Who benefits and who gets left behind when the economy is hot? This was the focus of discussion by 12th District community participants and panelists at our Fed Listens event held on September 26.
A summary of the symposium is available now (pdf, 199 kb).
A few key takeaways from the discussions:
- Why assess upsides and downsides of a hot economy now? Well, by many measures, we’re in a historically strong economy now. The current economic expansion is the longest on record going back to the 1850s, and the national unemployment rate is at 50-year lows.
- What is Fed Listens? Fed Listens is a series of community outreach events that is part of a broader review of the Fed’s monetary policy strategies, tools, and communication practices. Fed Vice Chair Richard Clarida noted that the importance of doing Fed Listens is reinforced by changing economic conditions, including inflation’s subdued response to falling unemployment, that have implications for setting monetary policy. The 12th District’s event included presentations by panels of researchers, community development professionals, and business leaders followed by Q&A discussions with the attendees from these groups and the general public.
- How do researchers weigh the costs and benefits of a hot economy? Researchers reported that they see generally favorable effects from our long economic expansion. For example, incomes have been rising faster than prices for the nation as a whole and especially for those who earn lower wages. On the other hand, lower-income families in particular have had to grapple with the sharp increases in housing costs and prices of other services that often accompany hot economies. In addition, accommodative monetary policy, which can boost the housing market, tends to help existing homeowners via higher property values while harming renters whose rents may rise.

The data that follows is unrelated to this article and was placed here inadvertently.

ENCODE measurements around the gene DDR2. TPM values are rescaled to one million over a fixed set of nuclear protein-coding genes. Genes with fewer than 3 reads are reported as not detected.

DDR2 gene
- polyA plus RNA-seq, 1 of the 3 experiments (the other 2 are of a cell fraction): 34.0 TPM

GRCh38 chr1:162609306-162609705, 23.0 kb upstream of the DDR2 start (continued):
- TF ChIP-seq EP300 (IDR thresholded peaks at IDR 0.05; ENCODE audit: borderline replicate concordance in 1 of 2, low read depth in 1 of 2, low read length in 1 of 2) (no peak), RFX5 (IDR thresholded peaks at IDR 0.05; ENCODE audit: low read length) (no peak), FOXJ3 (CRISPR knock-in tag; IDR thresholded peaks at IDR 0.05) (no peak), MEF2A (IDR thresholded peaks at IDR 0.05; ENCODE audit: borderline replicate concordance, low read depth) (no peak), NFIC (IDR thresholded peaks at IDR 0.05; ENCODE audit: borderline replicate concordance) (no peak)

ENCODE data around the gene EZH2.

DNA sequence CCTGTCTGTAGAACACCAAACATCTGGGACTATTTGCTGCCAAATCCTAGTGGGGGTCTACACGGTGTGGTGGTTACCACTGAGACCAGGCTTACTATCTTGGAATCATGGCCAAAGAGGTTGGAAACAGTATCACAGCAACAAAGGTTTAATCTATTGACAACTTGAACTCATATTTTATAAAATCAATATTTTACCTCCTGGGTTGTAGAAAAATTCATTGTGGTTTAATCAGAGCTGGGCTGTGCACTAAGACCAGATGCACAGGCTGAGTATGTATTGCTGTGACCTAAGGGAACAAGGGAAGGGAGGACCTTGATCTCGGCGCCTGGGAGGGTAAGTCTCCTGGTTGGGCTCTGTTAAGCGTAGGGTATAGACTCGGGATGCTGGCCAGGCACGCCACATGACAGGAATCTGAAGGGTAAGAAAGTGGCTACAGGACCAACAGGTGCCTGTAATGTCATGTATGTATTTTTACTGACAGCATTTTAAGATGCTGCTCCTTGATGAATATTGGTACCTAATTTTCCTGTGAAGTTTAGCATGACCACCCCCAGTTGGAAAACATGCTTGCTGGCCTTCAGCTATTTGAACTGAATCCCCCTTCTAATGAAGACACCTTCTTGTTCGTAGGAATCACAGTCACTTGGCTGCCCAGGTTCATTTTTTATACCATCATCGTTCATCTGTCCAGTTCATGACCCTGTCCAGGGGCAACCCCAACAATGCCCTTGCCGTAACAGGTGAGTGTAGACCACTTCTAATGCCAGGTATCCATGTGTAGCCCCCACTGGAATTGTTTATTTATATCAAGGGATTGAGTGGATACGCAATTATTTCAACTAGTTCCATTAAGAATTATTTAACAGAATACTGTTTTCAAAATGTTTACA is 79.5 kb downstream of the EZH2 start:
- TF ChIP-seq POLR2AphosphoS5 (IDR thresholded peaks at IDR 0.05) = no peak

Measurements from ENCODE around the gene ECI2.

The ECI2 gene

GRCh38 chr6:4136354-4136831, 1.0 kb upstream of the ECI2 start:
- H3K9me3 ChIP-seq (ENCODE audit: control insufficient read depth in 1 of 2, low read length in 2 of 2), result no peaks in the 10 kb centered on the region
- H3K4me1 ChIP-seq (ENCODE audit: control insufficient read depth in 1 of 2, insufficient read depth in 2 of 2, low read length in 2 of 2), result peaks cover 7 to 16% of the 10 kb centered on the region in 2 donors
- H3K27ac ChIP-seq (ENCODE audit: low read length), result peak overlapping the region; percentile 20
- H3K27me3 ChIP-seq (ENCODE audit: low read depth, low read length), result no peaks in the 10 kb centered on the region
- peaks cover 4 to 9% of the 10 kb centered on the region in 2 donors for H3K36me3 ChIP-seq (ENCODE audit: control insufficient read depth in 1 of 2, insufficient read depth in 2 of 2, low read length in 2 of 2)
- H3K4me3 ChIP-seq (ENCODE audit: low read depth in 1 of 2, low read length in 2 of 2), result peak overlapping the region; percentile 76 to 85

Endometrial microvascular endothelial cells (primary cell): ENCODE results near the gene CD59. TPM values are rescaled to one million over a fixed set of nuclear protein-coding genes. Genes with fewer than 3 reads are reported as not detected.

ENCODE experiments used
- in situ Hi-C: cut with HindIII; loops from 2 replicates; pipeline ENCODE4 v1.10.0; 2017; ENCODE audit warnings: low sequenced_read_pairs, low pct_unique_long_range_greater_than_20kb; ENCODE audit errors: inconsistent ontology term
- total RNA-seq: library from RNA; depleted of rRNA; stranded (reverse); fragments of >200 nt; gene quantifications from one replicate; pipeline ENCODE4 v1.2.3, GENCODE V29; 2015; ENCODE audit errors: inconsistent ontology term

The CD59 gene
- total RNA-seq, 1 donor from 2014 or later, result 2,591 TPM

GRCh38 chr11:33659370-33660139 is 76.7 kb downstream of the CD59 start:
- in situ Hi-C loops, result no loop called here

- How are disadvantaged communities in the 12th District experiencing the hot economy? Disadvantaged groups are still having a hard time getting ahead. Overall, panelists observed a “dual economy” in the 12th District: the hot economy is quite favorable for some, but is doing little to address disparities in income, job quality, and housing costs that many communities face. Some panelists noted that less restrictive housing regulations and a greater focus on low-income housing could help alleviate some of the challenges created by rapidly rising housing costs in urban areas.
- How are businesses adapting to the hot economy? The panel of business leaders stressed the importance of offering innovative products in markets that are growing more global and more competitive by the day. To get those products to market, many businesses are now more focused on automation and other labor-saving ideas, which limit wage growth despite the tight labor market. A major concern is whether workers will have the right skills for the jobs of the future.
For details and data points, read the full event summary at our Fed Listens page, A Hot Economy: Sustainability and Trade-offs.
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The views expressed here do not necessarily reflect the views of the management of the Federal Reserve Bank of San Francisco or of the Board of Governors of the Federal Reserve System.